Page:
Olafson ethics symposium held at the Memorial Union

UND+alumnus+and+former+Cargill+CEO+Greg+Page+speaks+with+provost+Thomas+DiLorenzo+during+Thursday%27s+Olaf+Ethis+Symposium+at+the+Memorial+Union+Ballroom.

Dakota Student / Nicholas Nelson

UND alumnus and former Cargill CEO Greg Page speaks with provost Thomas DiLorenzo during Thursday's Olaf Ethis Symposium at the Memorial Union Ballroom.

Nick Sallen, Editor-in-chief

The Memorial Union Ballroom filled with students and community members interested in business ethics right before the 12th annual Olafson Ethics Symposium, a yearly question and answer seminar between students, community members and the speaker.

This year, Greg Page, the former chairman and CEO of Cargill answered many questions on business ethics with the help of moderator Tom DiLorenzo, UND Vice President for Academic Affairs.

“The purpose of the Olafson Ethics Symposium is to provide a platform for students and the business community to explore the importance of both personal and professional ethics.” Margaret Williams, the Dean of the college of Business and Public Administration, said while introducing Page to the audience.

While Page was at the helm of Cargill, he helped the company grow and focus its operations on innovation and premium products.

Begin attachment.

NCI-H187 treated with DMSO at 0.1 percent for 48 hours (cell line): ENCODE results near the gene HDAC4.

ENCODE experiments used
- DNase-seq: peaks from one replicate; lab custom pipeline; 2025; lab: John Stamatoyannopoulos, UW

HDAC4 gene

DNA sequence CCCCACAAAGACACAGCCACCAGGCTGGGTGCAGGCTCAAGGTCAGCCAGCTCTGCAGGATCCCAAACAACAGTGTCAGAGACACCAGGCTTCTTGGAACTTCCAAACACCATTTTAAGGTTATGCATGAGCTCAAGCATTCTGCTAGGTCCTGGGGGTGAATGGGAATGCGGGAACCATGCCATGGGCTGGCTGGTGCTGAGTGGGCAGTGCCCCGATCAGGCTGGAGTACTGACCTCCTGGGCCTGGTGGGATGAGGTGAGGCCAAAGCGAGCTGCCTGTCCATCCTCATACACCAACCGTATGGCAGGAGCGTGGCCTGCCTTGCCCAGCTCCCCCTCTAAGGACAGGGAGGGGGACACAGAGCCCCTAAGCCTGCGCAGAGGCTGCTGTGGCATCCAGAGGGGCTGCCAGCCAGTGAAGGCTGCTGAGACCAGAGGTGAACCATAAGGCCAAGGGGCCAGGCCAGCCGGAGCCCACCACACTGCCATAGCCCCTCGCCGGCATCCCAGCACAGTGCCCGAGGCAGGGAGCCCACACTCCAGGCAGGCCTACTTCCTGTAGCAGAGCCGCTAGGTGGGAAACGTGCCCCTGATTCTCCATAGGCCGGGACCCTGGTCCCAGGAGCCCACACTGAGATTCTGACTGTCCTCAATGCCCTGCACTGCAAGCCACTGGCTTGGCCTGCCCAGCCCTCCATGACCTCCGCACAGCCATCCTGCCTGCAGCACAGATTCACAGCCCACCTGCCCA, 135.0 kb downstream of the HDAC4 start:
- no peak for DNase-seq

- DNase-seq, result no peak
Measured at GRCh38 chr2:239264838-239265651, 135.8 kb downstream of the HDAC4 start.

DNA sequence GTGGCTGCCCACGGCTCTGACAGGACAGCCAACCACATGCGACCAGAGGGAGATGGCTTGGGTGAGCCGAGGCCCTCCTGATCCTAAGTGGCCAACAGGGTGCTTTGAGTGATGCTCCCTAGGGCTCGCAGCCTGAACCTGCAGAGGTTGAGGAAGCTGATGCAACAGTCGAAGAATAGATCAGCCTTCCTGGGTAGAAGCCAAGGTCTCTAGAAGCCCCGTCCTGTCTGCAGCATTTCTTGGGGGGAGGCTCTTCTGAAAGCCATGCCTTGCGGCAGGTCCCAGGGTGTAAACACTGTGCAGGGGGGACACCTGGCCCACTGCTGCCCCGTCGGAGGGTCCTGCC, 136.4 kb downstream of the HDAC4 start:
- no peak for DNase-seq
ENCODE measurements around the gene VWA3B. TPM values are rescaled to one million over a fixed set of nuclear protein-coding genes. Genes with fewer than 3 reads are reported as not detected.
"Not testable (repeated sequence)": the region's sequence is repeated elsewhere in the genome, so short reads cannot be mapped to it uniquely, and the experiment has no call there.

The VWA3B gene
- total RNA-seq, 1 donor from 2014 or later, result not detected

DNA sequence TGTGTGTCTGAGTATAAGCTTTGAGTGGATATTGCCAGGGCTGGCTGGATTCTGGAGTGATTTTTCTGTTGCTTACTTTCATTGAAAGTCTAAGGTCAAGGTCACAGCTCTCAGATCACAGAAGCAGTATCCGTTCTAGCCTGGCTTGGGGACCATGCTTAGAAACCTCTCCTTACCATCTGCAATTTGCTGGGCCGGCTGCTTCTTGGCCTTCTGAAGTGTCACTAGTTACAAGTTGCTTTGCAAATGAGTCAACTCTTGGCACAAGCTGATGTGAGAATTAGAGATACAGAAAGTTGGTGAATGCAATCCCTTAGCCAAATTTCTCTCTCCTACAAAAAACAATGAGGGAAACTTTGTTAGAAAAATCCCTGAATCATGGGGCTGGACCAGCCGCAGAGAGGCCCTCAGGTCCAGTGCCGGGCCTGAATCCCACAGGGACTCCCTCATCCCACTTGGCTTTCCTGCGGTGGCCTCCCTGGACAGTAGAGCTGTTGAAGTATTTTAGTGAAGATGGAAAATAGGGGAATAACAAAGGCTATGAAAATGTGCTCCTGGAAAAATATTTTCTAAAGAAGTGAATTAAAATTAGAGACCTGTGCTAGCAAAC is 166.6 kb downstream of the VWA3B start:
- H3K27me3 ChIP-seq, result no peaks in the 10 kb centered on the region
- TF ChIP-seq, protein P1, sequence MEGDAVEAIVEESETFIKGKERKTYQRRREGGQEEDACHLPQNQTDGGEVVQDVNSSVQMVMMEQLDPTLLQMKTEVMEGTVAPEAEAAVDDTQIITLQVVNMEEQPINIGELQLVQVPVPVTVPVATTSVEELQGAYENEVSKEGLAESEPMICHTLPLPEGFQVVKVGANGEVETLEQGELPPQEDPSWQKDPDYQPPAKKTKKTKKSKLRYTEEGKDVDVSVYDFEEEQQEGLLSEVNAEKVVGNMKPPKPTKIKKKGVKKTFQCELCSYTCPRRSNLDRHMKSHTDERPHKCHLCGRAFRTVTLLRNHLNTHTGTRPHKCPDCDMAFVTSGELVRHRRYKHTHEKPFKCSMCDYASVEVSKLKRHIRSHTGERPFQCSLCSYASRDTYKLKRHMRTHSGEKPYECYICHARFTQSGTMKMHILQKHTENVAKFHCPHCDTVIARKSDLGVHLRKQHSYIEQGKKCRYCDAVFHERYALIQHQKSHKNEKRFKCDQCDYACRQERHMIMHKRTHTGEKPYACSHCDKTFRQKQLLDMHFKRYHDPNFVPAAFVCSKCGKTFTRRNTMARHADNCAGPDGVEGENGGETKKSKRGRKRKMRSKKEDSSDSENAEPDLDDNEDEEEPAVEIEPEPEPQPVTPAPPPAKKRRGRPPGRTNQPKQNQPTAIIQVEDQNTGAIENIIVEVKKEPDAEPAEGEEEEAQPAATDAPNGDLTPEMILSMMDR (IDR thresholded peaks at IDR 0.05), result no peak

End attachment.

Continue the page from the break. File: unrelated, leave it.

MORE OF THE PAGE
Page is an alum from UND with a bachelor’s degree in economics. He remains active in the community with his interest in events like the symposium and having sponsored over 150 scholarships given out to students at UND. He is also a former Sioux Award winner.

Before announcing his retirement in 2015, Page worked with Cargill since 1974. Working his way up the management chain, Page had the opportunity to spearhead large projects that required some tough decisions.

The seven guiding principles Cargill has implemented to make up the company’s ethics has aided in Page’s decisions. The seven principles are “We obey the law, we conduct our business with integrity, we keep accurate and honest records, we honor our business obligations, we treat people with dignity and respect, we protect Cargill’s information, assets and interests, and we are committed to being a responsible global citizen,” according to Cargill’s website.

On the topic of environmental ethics, Page was tasked to work in Thailand on Cargill’s poultry processing exports for Japan. During his time, he noticed the great opportunity Thailand had in implementing wastewater management facilities.

“Out of everybody who invested in wastewater treatment facilities, nobody chose to run it,” Page said. “Within the seven guided principles, there was a law to process waste water.”

Thailand didn’t have any infrastructure for reusing dirty water because of the high cost of electricity in the country. Page believes Cargill showed the way by promoting renewable resource treatment centers in Thailand. Now, Page believes it will be difficult to find a food processing business that doesn’t use wastewater treatment.

While president of Cargill, Page implemented a carbon-reduction program across the entire company. The goal was to reduce carbon emissions by one percent every year. 19 years later, Cargill has slashed their carbon emissions by 19 percent.

The Minneapolis-based company provides food, agriculture and industrial products around the world with over 150,000 employees in 70 countries, according to the Cargill’s website.

Nick Sallen is the editor-in-chief for the Dakota Student. He can be reached at [email protected]